Potential developments : 

Potential developments Sandwich-type D.D.D. Hybrid of polymer membrane permeation with polymer matrix diffusion Thin rate controlling membrane encapsulates a high permeable drug dispersing matrix. Release rate can be improved by coating porous support with silicone elastomer. E.g. Nova-T (Leiras Pharmaceuticals, Finland) Drug Levonorgesterel (more potent progesterone analog) T shaped polyethylene support by a sandwich type silicone based drug reservoir Daily release – 20 µg Lifetime- more than 5 yrs.

Potential developments : 

Potential developments Estriole Releasing IUD’s Synthesis of estradiole dependant uterine RNA is essential for implantation Estriole binds with uterine receptors & compete with estradiole. But incapable of inducing uterine growth. It interfere with synthesis of estradiole induced uterine RNA, preventing implantation. Release rate of 1.25 µg/day effectively inhibits development & implantation of blastocyst.

Comparative efficacy of medicated and non medicated IUDs : 

Comparative efficacy of medicated and non medicated IUDs Use of Cu -7 group was declined due to the problem of excessive bleeding . Irregular bleeding was higher in Cu – 7 group (13.4%) than in progestasert group (7.5%). But progestasert has a limited life span of one year which is disadvantageous as compared to three year users life of Cu -7. Cont.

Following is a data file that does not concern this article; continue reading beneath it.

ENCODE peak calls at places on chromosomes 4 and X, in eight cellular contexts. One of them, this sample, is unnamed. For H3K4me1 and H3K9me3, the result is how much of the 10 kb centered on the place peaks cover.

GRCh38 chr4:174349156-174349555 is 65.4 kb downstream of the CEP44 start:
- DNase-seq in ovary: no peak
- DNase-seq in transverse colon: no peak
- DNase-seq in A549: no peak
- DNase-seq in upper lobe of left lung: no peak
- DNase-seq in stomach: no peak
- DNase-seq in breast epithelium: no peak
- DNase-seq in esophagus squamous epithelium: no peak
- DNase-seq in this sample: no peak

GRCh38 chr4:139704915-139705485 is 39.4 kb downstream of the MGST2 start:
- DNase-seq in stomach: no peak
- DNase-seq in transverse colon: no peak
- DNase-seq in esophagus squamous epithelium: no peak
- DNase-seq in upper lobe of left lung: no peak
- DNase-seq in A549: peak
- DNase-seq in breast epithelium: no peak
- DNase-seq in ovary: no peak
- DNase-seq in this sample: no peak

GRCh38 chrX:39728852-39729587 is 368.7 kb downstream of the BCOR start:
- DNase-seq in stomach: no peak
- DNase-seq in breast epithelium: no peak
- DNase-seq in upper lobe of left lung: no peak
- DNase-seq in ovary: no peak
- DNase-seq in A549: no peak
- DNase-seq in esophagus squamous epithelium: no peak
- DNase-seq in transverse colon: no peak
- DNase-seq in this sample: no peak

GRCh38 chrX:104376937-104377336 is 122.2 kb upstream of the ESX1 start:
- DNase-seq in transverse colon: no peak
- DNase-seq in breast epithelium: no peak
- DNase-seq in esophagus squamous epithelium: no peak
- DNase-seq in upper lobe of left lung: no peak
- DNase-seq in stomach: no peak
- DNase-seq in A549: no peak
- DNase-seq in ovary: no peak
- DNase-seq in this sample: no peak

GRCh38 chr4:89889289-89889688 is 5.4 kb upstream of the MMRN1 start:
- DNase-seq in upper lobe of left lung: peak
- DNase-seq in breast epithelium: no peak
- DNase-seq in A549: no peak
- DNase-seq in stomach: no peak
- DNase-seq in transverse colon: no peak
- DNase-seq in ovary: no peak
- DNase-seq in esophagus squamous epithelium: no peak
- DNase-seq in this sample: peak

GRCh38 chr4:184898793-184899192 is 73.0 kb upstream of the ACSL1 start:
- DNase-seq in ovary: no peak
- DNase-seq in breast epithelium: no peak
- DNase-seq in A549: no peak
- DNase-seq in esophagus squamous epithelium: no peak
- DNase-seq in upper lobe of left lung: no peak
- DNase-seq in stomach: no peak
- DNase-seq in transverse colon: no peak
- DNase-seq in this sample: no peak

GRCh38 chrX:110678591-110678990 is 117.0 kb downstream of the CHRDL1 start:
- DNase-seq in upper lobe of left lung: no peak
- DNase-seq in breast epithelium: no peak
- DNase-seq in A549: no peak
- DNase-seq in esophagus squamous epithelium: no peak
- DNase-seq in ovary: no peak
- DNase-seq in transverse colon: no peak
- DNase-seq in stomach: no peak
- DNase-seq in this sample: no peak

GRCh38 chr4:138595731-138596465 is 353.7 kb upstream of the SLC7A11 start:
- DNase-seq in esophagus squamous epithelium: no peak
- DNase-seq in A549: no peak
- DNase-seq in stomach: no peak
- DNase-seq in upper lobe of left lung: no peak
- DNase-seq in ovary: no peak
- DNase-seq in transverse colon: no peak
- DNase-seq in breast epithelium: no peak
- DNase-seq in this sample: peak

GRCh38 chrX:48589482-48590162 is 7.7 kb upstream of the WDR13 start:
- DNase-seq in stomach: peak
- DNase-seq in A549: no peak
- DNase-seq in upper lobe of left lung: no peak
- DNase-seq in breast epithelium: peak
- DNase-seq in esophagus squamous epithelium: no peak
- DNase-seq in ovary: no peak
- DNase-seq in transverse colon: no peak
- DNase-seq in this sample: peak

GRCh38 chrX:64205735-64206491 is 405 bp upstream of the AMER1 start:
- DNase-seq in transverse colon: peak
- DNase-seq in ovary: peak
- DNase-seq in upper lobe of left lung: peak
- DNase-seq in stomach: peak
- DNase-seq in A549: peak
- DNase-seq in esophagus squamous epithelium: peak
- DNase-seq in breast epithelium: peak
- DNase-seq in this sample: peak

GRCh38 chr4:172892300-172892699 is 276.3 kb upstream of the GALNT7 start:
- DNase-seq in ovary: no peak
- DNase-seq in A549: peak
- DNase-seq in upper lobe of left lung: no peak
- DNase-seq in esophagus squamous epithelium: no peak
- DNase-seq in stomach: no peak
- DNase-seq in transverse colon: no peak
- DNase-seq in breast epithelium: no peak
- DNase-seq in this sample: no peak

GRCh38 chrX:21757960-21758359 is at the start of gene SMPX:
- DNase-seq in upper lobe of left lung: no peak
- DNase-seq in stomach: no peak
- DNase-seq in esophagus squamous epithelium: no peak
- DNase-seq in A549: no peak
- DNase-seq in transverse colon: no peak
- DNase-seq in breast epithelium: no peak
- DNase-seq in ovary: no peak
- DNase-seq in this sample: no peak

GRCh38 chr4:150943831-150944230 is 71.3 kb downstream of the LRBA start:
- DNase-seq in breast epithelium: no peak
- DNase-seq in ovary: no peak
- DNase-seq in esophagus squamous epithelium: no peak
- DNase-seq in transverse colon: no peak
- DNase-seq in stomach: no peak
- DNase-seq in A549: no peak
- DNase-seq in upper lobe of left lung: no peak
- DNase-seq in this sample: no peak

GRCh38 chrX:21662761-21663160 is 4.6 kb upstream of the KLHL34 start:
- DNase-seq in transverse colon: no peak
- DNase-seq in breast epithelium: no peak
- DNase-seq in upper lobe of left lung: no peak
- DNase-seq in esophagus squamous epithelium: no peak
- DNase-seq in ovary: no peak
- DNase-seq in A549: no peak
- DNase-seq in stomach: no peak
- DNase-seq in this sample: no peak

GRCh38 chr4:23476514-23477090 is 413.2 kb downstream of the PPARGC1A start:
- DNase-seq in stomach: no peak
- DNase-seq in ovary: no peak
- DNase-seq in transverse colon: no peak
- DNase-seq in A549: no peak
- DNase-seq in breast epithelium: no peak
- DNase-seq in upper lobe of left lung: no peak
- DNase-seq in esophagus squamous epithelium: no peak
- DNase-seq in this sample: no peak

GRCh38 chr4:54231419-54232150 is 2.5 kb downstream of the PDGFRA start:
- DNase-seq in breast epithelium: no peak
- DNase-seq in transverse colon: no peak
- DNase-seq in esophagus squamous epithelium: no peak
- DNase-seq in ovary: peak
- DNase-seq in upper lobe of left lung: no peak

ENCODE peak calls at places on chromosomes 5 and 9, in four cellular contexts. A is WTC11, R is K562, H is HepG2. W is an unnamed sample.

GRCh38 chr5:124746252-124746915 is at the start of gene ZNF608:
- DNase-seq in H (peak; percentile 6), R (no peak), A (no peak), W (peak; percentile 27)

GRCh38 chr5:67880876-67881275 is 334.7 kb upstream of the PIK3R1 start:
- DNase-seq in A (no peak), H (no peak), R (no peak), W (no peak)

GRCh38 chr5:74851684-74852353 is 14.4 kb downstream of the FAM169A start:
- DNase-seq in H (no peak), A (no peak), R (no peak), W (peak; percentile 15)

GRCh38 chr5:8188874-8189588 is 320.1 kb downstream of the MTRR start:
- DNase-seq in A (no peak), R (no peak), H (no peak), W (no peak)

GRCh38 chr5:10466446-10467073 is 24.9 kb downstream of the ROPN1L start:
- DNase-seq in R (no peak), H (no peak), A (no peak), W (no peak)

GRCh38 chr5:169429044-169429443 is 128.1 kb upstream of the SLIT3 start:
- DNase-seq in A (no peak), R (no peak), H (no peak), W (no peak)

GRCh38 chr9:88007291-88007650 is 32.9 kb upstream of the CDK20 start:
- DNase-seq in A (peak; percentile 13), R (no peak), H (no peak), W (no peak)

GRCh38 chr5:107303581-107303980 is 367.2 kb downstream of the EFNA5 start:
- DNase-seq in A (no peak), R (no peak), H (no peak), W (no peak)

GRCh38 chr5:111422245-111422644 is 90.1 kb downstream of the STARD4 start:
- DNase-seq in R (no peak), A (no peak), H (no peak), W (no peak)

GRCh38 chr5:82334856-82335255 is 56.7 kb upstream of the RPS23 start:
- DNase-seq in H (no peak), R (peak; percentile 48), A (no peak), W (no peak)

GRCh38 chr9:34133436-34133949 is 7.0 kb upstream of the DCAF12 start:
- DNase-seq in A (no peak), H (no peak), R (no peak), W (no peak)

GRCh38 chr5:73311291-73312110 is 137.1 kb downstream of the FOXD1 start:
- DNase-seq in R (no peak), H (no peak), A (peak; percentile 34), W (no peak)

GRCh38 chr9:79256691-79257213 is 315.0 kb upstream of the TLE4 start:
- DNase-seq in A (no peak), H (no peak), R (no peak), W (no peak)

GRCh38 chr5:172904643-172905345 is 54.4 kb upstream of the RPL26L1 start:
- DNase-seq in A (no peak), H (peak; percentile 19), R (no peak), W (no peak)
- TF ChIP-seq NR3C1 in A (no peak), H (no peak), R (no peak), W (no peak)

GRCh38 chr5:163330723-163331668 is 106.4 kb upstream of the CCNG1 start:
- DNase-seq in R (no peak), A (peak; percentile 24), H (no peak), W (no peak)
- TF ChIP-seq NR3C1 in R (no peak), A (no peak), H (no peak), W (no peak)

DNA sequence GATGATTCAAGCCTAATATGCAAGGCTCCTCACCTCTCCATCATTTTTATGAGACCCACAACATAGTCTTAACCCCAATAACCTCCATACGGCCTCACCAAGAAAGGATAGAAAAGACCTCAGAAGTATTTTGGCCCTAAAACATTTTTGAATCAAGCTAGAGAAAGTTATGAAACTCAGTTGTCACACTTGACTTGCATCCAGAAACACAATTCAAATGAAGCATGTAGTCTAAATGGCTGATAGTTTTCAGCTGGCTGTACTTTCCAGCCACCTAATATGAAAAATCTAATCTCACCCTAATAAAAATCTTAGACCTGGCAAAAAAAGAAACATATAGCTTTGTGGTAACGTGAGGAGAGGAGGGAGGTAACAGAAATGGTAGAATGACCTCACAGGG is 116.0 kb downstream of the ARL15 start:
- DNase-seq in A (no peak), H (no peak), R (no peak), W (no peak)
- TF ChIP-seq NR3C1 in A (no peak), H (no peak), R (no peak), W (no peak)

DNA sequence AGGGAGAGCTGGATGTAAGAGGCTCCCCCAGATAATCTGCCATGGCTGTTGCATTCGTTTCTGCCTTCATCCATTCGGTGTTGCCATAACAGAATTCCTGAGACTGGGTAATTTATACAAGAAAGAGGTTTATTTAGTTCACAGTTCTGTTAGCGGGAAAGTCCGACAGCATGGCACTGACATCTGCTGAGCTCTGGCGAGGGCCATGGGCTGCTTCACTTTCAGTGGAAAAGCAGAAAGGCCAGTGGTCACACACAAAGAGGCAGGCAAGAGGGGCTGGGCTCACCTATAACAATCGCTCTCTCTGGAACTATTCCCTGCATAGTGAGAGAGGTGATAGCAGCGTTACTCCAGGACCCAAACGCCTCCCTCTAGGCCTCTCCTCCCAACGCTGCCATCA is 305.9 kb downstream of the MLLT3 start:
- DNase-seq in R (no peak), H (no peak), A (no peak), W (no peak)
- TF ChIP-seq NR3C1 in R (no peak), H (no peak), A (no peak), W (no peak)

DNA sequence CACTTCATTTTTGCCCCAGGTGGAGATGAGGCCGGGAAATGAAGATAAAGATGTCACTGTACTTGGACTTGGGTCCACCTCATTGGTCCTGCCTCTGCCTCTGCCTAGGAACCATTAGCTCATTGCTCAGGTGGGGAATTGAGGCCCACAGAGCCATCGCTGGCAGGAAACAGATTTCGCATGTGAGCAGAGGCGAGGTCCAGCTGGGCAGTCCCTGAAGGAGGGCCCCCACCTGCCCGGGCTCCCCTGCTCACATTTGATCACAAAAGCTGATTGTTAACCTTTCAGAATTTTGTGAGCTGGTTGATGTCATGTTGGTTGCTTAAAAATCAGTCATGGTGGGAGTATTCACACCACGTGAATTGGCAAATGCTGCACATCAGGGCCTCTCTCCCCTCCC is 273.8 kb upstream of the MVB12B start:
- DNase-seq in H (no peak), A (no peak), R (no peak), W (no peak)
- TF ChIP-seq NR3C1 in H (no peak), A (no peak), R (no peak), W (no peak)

Slide 38: 

Changes in enzymatic activity- Copper bearing IUD produce significant variations in secretary phase of the endometrium with two fold increase in total enzyme activity. Progesterone releasing IUD induced no (or only small ) change in activity of lysosomal enzymes and increased the stability of lysosomal membrane during secretary phase. The changes in activities and sub cellular distribution of lysosomal enzymes induced by non medicated placebo IUD were found to be quantitatively small and of limited biological significance . Cont.

Slide 39: